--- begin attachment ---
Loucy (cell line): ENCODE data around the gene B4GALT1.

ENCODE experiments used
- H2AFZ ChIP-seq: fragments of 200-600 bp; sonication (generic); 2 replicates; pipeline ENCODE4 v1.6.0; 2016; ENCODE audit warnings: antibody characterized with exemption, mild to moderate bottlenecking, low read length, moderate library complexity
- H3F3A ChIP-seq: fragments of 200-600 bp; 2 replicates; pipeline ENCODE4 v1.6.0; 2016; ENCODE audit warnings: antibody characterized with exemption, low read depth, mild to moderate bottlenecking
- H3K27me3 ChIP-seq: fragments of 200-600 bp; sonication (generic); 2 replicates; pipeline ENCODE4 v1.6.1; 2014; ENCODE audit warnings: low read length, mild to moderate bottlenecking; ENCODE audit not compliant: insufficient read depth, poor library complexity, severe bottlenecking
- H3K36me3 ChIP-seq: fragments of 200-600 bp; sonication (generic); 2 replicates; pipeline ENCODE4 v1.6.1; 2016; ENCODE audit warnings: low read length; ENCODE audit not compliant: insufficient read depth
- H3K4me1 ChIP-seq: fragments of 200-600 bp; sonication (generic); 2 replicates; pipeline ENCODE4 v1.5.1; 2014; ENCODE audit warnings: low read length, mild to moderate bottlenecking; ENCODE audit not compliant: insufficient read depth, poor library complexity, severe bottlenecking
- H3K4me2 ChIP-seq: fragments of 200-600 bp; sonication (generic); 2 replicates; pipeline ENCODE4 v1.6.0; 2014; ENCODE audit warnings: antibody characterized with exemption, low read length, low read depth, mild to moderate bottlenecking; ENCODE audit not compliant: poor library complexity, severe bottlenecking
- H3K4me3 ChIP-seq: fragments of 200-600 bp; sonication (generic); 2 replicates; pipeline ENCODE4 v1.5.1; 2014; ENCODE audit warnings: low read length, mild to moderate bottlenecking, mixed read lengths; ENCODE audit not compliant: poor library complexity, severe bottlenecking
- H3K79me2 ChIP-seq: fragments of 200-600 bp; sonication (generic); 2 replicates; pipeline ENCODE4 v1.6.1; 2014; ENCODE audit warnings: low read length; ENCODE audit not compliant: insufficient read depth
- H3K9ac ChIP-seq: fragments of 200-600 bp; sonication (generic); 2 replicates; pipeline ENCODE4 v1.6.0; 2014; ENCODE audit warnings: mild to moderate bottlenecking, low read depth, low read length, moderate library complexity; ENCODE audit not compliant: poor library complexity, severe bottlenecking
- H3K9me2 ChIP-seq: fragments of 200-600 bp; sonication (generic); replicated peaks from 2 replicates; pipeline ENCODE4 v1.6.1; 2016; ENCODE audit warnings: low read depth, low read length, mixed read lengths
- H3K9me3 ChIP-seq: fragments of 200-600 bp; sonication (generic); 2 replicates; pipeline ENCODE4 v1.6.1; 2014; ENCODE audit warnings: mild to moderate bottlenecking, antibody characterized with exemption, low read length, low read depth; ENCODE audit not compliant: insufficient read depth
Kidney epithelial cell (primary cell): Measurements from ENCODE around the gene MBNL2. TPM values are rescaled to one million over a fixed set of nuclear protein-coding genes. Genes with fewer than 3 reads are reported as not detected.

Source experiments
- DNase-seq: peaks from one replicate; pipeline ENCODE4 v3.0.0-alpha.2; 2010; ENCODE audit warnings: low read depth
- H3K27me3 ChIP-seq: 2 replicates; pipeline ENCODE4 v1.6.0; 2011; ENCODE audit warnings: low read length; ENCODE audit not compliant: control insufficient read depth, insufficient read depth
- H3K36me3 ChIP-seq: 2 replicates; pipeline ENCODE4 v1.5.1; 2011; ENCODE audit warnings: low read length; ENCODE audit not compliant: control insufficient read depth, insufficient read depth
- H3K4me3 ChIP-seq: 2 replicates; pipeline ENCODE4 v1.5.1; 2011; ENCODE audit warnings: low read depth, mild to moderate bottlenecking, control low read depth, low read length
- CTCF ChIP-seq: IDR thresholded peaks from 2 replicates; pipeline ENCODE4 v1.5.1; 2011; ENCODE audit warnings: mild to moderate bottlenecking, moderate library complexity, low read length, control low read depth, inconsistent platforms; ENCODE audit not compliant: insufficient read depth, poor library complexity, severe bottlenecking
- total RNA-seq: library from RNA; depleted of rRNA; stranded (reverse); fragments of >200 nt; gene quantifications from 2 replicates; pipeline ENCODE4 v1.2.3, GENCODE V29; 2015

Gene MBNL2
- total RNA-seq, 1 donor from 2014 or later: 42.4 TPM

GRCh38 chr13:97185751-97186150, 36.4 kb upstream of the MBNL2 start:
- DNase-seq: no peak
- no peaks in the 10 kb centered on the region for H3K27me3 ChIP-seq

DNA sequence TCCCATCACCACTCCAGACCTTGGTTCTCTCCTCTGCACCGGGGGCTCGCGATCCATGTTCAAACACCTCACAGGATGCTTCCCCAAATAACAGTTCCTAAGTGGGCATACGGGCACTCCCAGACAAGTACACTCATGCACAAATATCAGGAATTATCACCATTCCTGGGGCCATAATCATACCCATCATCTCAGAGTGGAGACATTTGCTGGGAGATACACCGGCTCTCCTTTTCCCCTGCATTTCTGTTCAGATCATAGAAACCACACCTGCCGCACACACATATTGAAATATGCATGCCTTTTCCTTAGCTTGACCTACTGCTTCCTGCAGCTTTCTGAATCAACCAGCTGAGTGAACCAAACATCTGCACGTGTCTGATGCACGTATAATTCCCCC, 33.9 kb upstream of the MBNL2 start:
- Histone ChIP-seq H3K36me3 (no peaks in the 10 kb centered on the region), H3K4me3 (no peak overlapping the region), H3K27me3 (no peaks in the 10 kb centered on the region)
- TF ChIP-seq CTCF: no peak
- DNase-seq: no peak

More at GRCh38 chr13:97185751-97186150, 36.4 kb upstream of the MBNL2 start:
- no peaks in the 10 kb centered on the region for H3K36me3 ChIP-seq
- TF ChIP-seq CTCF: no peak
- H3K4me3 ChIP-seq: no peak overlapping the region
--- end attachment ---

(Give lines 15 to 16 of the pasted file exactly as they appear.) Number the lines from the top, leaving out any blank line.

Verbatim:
Source experiments
- DNase-seq: peaks from one replicate; pipeline ENCODE4 v3.0.0-alpha.2; 2010; ENCODE audit warnings: low read depth